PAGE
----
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T.J. Robinson, aka The Olive Oil Hunter, has a job that’s at once glamorous and demanding. Culinary- and hospitality-school trained, he was a chef and food and travel journalist for eight years when his life’s work took a dramatic and tasty turn. On assignment in Sicily, he was invited to participate in the local olive harvest, the highlight of which was tasting olive oil as it was pressed. He was transformed by every aspect of the experience, notably the intense aroma to the spicy taste of true extra-virgin olive oil, and decided he had to find a way to share this secret ingredient with the world. That unexpected experience turned into the Fresh-Pressed Olive Oil Club, in which subscribers receive a shipment of three bottles of extra virgin olive oil every four months, timed to immediately follow harvests as they occur in the northern and southern hemispheres. Here, Robinson answers our 10 most important questions about olive oil to better inform your selections when shopping this superfood ingredient.
Clean Eating: What’s the difference between artisan-produced extra virgin olive oil (EVOO) and the oils available at a local gourmet store or even the supermarket?
T.J. Robinson: When you see the words “extra-virgin,” know that they have a very broad scope. Extra virgin means that the olive was made from the first pressing of the olives, which is a good thing. But if that olive oil wasn’t made by mechanical means only—without heat or chemicals—and if it wasn’t bottled and shipped right away, there’s a chance it won’t taste much better than a lesser grade and that it won’t have the high levels of antioxidants and polyphenols that give extra-virgin olive oil its superfood status. It’s wonderful to follow a Mediterranean Diet, known for its brain, heart and overall health benefits, but remember that people living in Mediterranean countries are eating the freshest olive oil—they have access to freshly pressed oil from their own personal or from small community farm, and that helps account for the benefits of their diet.
CE: How does olive ripeness at harvest time play a role in olive oil quality and prices?
T.J.: Here’s a secret that I only found out when I got involved in the olive oil business. The highest quality, best tasting olive oil comes from olives harvested and pressed when they’re still green and contain only 10% oil—low yield but maximum flavor. Fully ripe olives that have turned black produce three times as much oil but nowhere near the taste. This is what many mass producers will use to get more product. Yes, you pay more for fresh-pressed olive oil, but you benefit in many ways. This oil has the highest levels of nutrients, which in turn keeps the oil fresher longer in the bottle and prevents oxidation when you cook with it.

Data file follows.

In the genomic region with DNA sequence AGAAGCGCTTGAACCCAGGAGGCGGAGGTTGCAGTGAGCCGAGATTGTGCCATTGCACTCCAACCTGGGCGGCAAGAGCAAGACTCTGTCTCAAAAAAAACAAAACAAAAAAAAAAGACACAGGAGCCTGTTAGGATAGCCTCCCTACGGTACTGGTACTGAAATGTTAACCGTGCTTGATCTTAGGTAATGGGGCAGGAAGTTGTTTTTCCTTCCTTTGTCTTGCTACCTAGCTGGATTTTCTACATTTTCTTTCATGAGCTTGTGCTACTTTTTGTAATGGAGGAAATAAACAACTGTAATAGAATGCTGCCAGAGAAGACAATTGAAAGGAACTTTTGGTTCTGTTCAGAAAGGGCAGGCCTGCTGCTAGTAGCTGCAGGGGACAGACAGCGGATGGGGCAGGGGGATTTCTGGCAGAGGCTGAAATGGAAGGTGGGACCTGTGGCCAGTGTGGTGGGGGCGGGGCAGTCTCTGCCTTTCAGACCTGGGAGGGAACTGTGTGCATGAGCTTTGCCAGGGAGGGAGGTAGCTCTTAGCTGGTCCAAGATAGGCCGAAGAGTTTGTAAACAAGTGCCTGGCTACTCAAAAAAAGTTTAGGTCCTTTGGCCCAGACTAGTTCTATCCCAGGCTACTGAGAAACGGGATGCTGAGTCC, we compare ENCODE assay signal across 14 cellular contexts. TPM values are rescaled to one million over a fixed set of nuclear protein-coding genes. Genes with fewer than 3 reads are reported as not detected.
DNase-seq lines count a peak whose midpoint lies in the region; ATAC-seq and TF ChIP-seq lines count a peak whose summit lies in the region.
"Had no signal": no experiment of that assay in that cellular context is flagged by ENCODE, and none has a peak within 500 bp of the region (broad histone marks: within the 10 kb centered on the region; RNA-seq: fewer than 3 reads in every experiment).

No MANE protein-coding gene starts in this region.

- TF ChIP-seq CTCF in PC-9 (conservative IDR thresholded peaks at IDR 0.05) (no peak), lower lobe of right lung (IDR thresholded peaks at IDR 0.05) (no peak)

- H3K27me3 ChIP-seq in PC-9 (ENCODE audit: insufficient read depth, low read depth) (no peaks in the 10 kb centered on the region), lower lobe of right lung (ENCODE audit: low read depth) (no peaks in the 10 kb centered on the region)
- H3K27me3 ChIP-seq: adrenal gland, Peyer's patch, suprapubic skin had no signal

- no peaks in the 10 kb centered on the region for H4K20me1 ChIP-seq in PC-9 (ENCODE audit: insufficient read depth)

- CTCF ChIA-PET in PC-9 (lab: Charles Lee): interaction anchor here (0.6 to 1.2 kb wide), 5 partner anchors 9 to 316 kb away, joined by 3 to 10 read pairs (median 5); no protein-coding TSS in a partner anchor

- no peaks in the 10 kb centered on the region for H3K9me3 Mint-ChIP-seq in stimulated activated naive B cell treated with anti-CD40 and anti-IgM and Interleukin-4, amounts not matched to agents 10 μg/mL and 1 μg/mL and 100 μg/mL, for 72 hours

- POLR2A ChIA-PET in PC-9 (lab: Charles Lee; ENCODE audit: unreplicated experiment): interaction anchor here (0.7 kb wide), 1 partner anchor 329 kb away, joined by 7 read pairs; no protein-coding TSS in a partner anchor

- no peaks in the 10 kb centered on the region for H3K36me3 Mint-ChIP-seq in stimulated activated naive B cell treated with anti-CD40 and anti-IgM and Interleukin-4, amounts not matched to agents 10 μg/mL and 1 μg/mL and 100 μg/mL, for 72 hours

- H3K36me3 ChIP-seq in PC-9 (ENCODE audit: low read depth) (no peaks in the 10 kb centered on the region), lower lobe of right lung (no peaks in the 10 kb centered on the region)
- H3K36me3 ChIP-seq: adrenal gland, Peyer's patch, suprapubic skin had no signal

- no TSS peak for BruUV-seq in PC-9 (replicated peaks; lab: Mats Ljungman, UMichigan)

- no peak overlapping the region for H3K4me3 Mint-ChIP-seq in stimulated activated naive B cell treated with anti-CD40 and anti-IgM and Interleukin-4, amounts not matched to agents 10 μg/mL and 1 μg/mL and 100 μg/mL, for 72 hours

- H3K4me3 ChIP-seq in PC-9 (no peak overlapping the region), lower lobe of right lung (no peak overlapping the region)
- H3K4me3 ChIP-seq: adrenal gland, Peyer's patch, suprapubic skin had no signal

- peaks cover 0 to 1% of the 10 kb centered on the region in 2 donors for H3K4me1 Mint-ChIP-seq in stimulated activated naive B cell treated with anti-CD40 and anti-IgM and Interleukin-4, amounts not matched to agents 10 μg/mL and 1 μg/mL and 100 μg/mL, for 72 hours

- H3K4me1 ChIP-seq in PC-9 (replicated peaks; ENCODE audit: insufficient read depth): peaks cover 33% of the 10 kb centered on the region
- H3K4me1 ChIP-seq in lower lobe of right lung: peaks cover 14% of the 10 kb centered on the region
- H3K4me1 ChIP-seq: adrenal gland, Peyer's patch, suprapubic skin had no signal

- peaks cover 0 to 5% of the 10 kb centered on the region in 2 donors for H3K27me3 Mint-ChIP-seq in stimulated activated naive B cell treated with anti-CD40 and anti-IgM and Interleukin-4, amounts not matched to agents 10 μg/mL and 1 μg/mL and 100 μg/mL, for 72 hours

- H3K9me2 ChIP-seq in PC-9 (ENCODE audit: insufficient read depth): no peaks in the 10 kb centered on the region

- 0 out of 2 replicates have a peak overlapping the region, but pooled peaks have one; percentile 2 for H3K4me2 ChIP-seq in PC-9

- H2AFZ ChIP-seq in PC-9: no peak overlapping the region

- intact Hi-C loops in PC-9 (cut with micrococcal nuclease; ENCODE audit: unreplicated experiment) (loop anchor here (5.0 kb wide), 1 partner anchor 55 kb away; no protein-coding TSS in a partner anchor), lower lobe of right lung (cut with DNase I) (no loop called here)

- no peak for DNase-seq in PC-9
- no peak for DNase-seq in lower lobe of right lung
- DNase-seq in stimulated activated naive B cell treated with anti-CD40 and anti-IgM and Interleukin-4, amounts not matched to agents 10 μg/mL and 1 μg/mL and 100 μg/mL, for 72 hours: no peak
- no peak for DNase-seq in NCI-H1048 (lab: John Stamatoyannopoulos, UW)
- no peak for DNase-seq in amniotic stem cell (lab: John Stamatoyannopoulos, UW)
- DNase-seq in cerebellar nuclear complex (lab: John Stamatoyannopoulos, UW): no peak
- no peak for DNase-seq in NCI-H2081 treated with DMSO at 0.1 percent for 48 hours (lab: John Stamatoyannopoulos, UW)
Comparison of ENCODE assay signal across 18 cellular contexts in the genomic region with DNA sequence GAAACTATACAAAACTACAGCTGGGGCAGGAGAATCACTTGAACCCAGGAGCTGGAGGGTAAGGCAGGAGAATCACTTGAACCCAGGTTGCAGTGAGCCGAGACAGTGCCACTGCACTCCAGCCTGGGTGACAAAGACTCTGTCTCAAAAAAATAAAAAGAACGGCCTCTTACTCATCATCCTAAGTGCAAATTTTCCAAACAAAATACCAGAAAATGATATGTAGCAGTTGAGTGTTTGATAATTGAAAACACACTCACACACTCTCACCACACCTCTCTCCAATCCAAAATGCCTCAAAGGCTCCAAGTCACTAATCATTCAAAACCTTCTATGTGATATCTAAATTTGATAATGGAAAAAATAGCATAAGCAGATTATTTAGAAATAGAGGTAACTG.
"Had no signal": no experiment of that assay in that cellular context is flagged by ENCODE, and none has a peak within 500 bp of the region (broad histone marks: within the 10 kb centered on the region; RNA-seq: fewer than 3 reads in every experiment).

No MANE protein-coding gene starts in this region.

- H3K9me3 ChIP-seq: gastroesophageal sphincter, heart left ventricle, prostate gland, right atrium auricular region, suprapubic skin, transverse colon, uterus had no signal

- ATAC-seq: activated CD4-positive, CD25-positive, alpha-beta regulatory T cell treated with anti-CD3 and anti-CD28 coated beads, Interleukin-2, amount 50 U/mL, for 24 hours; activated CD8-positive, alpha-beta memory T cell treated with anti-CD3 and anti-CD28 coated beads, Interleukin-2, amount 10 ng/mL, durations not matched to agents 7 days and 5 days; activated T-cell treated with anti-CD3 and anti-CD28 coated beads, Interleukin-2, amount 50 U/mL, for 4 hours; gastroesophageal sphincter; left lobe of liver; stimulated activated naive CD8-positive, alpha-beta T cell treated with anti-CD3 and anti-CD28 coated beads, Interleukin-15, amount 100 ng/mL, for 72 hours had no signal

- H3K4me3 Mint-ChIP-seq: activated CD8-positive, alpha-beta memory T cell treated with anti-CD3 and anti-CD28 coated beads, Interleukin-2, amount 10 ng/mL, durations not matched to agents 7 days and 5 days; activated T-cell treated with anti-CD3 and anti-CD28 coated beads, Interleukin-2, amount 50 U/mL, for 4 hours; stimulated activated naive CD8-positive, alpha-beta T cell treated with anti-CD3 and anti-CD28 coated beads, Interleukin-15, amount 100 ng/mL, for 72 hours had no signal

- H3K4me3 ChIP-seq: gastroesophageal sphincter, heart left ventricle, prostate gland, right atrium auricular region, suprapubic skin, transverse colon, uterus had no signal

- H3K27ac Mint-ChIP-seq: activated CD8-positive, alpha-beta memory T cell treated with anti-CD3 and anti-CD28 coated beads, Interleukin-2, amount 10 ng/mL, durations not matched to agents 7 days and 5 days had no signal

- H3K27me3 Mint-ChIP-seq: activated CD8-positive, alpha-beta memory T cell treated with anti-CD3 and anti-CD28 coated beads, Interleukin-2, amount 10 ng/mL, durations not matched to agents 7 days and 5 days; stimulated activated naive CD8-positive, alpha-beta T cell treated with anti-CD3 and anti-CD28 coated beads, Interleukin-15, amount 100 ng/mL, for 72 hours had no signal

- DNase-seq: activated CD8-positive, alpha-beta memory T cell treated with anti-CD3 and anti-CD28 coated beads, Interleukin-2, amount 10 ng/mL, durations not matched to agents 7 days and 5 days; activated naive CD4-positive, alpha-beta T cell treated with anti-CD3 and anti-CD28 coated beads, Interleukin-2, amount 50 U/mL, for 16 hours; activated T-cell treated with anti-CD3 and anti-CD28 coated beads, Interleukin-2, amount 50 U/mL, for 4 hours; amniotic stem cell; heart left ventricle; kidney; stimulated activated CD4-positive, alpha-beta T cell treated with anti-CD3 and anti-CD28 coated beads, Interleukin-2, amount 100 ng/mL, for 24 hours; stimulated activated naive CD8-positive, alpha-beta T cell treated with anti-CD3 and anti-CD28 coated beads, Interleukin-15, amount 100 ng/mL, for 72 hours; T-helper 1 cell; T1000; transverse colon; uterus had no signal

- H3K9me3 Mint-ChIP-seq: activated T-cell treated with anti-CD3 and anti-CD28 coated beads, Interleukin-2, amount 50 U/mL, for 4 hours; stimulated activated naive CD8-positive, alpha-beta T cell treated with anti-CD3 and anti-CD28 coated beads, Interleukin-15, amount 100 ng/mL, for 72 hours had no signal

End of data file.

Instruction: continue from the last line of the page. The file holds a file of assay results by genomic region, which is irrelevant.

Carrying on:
CE: How does the olive fruit variety play a role in the taste of an oil?
T.J.: It’s a huge component! The same way that a chef combines herbs and spices for the perfect dish, I bring together different varieties to create flavor profiles, using the best of what my network of small artisanal growers harvest each season. I might choose just one variety or use up to, say, three to create the three oils for each of my collections—one mild, one medium, and one spicy.
CE: Should I buy a blend?
T.J.: I want to clear up any confusion regarding what I do when I create a blend of artisanal olive oils from one of the family farms I work with and what’s in some supermarket bottles of olive oil that might contain what they label as a blend. Independent investigations in the past have revealed some off-the-shelf bottles contained olive oils, not from an identified country of origin, but from unidentified countries that were blended and bottled in yet another location or, worse, that the olive oil was diluted with a lesser oil, like canola. Not only do these low-quality oils taste unappealing, but you’re also not getting the nutrients you thought you were. You’re most likely to find the word “blend” tucked away in a corner of the label on a store-bought brand whereas in the Pressing Report I include with every shipment I write in great detail about the varieties I choose for my oils.
CE: Is there any truth to using the refrigerator test to confirm that an olive oil is pure 100% extra virgin olive oil?
T.J.: No, that’s a myth. The fridge could solidify any oil. Also, it can’t tell you the acidity of the oil or its nutrient level—it’s just not an accurate gauge. Let me clarify more label confusion—“pure” olive oil is the lowest quality because it’s from the last pressing of the oil and uses chemicals to squeeze out the remains. “Light” olive oil is also highly processed, removing flavor and nutrients.
CE: What are your tips on shopping for olive oil?
T.J: Look for the harvest date on the label, not just an expiration date. You want to buy oil within 6-12 months of harvest. The expiration date doesn’t tell you when that was. Buy olive oil in dark glass, which helps protect it from damaging light. Choose a store with high turnover and that lets you taste it before you buy it, if possible. Light, time and temperature destroy olive oil. Keep in mind that a fancy cut-glass bottle and an arty label don’t make up for a 3-year-old pressing date.